"The new plague is ruthless," lamented Ollin. "There are less than forty of us left with their health. I am falling ill as well. We hardly have enough people to carry out another Movement. So we shall stay. The prophecy is being fulfilled. We must accept our fate and die honourably."

"There is no honour in dying from a fever," retorted Atl. "There is no honour in giving up hope. Throughout your long, great, treasured ancestry the leader of this tribe has guided his subjects to a new place of safety after every full moon. The moon is already waning. Are you going to let this disease prevent you from upholding our tradition -- our religion? It is the disease that's discouraging you after all, for the black box has done no harm. It did not cause the plague, and nobody ever said its discovery meant that we had to submit to the plague. The box will complete the prophecy of its own accord. We must not just sit here and die; we must go out fighting in the true spirit of our tribe. We must make our ancestors proud. We can --"

"Enough!" bellowed Ollin. He bowed his stretched head pensively. He exuded such an intense air of authority that Atl felt he couldn't breathe without permission. Ollin seemed to consider something for a long period of time before he raised his head again. He took a deep breath.

"My son, I am not convinced that there is any hope at all. Our bodies cannot handle this white man's plague. And even if their sickness does not wipe us out, they will soon take the rainforest away from us. We cannot live unless we are lost in its shelter. Every other tribe that we used to share the forest with is long gone, made extinct by the invasion of the white men so many seasons ago; and our tribe was falling in number even before this plague began to obliterate us. There is nothing we can do. Almost nothing. There is just one possibility. Atl, only you have resisted the disease so far. You have been in direct contact with it almost constantly for some time, and yet it has not infected you. I must live to produce a formal heir if we are to go on. So I put the tribe in your hands. If you can discover what it is that allows you to repel the disease, and use it to cure me, then we will move. Show me that there is hope, and we will fight."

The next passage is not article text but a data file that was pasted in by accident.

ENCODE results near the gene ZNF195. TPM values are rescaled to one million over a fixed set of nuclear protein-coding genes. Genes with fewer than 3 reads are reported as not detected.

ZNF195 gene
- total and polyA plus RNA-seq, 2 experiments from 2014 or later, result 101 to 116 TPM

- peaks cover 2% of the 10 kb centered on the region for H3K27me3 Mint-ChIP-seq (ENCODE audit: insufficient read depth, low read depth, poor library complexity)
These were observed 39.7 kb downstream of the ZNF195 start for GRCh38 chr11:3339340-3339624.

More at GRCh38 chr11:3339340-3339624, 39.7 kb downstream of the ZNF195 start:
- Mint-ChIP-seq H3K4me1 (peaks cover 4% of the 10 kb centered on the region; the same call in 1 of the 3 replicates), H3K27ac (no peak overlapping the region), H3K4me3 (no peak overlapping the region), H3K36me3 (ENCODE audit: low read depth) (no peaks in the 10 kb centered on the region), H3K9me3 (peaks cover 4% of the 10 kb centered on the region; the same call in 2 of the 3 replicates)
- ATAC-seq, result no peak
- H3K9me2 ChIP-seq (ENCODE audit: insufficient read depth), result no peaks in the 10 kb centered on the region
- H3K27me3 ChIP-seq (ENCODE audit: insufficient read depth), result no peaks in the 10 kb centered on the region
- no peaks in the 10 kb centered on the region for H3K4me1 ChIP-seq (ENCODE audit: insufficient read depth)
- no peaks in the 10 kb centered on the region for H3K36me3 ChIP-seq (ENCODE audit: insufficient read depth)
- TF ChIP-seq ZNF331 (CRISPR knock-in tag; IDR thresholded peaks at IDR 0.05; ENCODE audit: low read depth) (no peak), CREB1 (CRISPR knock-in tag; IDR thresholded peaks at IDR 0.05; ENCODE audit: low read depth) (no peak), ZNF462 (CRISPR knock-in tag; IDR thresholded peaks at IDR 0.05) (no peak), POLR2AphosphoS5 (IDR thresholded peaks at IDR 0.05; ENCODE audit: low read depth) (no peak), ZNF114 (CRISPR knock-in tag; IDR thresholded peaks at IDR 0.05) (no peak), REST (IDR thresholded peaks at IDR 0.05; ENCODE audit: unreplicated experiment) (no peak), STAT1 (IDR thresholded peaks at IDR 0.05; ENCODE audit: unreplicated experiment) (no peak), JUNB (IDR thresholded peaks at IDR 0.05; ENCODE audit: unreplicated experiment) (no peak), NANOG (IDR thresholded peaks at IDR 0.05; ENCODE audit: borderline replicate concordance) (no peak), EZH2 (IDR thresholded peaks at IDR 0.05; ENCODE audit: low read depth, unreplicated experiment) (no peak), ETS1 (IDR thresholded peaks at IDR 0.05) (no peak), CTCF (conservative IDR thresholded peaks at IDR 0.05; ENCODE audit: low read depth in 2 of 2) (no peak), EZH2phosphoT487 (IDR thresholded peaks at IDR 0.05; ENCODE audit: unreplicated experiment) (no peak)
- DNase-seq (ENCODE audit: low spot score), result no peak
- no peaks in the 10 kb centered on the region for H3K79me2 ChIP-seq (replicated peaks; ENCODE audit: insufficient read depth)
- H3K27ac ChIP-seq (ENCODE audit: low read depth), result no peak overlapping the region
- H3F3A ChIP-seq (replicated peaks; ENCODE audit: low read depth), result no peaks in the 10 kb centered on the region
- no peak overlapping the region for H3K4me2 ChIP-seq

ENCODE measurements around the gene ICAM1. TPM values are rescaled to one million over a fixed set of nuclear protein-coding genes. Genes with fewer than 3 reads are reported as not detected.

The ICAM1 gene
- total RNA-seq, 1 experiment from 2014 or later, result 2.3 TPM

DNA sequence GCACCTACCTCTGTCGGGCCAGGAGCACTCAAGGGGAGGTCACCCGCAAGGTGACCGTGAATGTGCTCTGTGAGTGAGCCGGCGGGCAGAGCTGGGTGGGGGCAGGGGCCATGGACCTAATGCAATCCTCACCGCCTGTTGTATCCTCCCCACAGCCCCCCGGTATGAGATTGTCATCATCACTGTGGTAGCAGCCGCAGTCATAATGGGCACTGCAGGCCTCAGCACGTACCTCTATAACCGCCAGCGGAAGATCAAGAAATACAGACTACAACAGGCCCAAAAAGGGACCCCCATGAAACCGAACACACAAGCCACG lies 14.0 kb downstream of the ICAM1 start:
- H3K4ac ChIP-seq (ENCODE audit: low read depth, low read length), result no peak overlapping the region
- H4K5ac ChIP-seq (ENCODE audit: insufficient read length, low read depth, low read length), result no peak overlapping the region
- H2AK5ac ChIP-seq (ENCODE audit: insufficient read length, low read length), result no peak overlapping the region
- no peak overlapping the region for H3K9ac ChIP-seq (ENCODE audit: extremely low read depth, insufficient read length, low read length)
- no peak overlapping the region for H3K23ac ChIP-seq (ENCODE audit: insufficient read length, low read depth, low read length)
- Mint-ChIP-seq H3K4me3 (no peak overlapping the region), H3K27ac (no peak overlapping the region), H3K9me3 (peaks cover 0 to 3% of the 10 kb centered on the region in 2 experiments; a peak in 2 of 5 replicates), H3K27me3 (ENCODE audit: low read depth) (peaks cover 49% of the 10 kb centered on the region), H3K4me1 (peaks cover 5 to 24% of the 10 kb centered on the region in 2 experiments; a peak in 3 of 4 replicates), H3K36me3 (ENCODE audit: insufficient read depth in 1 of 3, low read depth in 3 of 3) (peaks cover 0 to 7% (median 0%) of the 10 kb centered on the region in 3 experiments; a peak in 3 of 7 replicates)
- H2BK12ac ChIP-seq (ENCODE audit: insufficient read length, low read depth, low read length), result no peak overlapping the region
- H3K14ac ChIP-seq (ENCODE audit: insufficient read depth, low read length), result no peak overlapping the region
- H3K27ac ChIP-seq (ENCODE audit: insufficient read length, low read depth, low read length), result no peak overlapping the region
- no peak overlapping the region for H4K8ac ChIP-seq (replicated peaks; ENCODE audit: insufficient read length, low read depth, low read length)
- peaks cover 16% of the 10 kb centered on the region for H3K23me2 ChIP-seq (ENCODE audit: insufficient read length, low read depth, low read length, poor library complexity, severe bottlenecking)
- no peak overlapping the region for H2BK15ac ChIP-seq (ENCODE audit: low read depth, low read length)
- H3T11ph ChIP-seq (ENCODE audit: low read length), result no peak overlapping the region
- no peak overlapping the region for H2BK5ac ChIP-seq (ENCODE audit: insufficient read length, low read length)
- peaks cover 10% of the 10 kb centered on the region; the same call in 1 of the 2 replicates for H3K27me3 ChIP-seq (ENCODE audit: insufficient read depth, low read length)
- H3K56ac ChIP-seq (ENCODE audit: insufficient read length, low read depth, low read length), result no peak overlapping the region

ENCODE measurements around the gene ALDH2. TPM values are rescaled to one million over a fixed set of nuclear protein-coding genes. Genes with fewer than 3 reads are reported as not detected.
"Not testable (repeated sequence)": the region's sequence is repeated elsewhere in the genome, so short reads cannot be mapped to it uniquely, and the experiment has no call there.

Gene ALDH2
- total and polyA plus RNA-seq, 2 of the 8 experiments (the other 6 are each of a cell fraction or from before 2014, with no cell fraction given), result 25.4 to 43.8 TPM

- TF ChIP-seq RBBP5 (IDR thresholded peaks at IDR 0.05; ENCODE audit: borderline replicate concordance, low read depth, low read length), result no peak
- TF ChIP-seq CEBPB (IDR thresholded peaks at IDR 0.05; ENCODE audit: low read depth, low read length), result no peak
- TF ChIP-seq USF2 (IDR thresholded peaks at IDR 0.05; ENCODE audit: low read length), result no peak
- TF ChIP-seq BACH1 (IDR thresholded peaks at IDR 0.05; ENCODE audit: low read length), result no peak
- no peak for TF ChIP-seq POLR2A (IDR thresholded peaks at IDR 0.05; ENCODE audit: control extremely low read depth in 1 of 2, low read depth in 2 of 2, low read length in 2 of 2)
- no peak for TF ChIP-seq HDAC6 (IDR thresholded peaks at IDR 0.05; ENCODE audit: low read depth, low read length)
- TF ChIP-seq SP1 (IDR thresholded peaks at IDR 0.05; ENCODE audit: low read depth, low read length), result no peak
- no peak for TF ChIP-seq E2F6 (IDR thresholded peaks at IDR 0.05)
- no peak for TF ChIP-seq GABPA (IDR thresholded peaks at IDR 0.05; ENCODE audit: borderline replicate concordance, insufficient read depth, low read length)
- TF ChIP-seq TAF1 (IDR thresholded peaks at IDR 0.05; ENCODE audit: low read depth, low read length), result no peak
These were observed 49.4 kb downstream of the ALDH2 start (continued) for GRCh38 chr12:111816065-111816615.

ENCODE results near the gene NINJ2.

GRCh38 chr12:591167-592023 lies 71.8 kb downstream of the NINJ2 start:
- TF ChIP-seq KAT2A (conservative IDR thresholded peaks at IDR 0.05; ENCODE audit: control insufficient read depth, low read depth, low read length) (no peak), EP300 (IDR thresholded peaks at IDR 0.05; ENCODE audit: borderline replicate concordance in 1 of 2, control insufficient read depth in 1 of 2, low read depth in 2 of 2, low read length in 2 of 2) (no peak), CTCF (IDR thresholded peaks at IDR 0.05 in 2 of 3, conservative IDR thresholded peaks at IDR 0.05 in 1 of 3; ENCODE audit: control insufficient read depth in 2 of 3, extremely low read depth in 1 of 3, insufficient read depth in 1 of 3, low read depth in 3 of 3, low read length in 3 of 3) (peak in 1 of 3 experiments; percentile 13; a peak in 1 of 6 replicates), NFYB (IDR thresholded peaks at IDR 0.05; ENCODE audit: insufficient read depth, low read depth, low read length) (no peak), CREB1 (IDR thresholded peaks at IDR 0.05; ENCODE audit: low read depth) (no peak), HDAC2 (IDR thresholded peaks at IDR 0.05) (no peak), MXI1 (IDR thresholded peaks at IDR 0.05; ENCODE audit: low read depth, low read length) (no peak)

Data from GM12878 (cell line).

Atl was taken aback. The challenge was delivered as an order, but it sounded like a plea. And what a challenge it was. Success meant a new breath of life for the tribe, a new hope. The price for failure was heavy: the death of their entire race. The end of the world. Atl did not reply. He left with uncertain determination.


"Smoke!" yelled Charlie, gesticulating. "It's coming from inside the forest! Come and see! It really is!"

Rob put down his papaya sandwich and walked out into the large clearing, where rainforest had once stood. He glanced over his shoulder a couple of times before he reached his partner, his face exhibiting a growing childlike excitement. "There's only one thing that makes big fires that deep in the rainforest. We've got 'em! The Lost Tribe is about to be found."